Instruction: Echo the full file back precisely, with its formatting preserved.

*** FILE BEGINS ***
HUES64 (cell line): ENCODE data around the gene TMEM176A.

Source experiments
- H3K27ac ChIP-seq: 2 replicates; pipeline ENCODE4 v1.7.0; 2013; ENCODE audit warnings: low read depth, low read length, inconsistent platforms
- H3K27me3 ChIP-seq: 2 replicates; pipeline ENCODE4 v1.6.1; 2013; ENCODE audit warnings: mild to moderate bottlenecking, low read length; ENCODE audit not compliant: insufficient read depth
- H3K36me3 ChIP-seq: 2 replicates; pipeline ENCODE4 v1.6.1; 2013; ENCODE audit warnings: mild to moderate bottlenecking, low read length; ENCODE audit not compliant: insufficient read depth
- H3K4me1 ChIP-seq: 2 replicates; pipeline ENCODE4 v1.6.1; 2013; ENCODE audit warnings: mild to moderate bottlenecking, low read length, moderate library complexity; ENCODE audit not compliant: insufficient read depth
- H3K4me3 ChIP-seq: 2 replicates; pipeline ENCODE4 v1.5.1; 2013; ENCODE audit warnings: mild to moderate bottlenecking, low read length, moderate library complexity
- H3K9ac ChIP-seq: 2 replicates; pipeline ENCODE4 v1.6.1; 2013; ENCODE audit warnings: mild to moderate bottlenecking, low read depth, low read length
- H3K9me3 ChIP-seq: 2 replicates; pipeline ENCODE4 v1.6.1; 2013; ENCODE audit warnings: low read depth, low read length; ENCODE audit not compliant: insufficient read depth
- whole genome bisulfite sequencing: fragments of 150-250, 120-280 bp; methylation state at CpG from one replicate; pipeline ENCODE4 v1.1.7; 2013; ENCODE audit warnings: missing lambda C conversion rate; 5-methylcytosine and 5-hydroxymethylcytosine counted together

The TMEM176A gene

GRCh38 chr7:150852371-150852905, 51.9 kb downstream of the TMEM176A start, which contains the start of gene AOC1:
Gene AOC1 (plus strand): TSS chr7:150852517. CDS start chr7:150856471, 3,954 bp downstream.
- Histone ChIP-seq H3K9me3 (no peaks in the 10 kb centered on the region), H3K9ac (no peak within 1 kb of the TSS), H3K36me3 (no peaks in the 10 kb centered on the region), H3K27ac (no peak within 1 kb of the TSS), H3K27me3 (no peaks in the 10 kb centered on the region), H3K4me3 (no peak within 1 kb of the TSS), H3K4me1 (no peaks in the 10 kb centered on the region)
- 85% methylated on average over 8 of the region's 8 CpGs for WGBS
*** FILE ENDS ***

HUES64 (cell line): ENCODE data around the gene TMEM176A.

Source experiments
- H3K27ac ChIP-seq: 2 replicates; pipeline ENCODE4 v1.7.0; 2013; ENCODE audit warnings: low read depth, low read length, inconsistent platforms
- H3K27me3 ChIP-seq: 2 replicates; pipeline ENCODE4 v1.6.1; 2013; ENCODE audit warnings: mild to moderate bottlenecking, low read length; ENCODE audit not compliant: insufficient read depth
- H3K36me3 ChIP-seq: 2 replicates; pipeline ENCODE4 v1.6.1; 2013; ENCODE audit warnings: mild to moderate bottlenecking, low read length; ENCODE audit not compliant: insufficient read depth
- H3K4me1 ChIP-seq: 2 replicates; pipeline ENCODE4 v1.6.1; 2013; ENCODE audit warnings: mild to moderate bottlenecking, low read length, moderate library complexity; ENCODE audit not compliant: insufficient read depth
- H3K4me3 ChIP-seq: 2 replicates; pipeline ENCODE4 v1.5.1; 2013; ENCODE audit warnings: mild to moderate bottlenecking, low read length, moderate library complexity
- H3K9ac ChIP-seq: 2 replicates; pipeline ENCODE4 v1.6.1; 2013; ENCODE audit warnings: mild to moderate bottlenecking, low read depth, low read length
- H3K9me3 ChIP-seq: 2 replicates; pipeline ENCODE4 v1.6.1; 2013; ENCODE audit warnings: low read depth, low read length; ENCODE audit not compliant: insufficient read depth
- whole genome bisulfite sequencing: fragments of 150-250, 120-280 bp; methylation state at CpG from one replicate; pipeline ENCODE4 v1.1.7; 2013; ENCODE audit warnings: missing lambda C conversion rate; 5-methylcytosine and 5-hydroxymethylcytosine counted together

The TMEM176A gene

GRCh38 chr7:150852371-150852905, 51.9 kb downstream of the TMEM176A start, which contains the start of gene AOC1:
Gene AOC1 (plus strand): TSS chr7:150852517. CDS start chr7:150856471, 3,954 bp downstream.
- Histone ChIP-seq H3K9me3 (no peaks in the 10 kb centered on the region), H3K9ac (no peak within 1 kb of the TSS), H3K36me3 (no peaks in the 10 kb centered on the region), H3K27ac (no peak within 1 kb of the TSS), H3K27me3 (no peaks in the 10 kb centered on the region), H3K4me3 (no peak within 1 kb of the TSS), H3K4me1 (no peaks in the 10 kb centered on the region)
- 85% methylated on average over 8 of the region's 8 CpGs for WGBS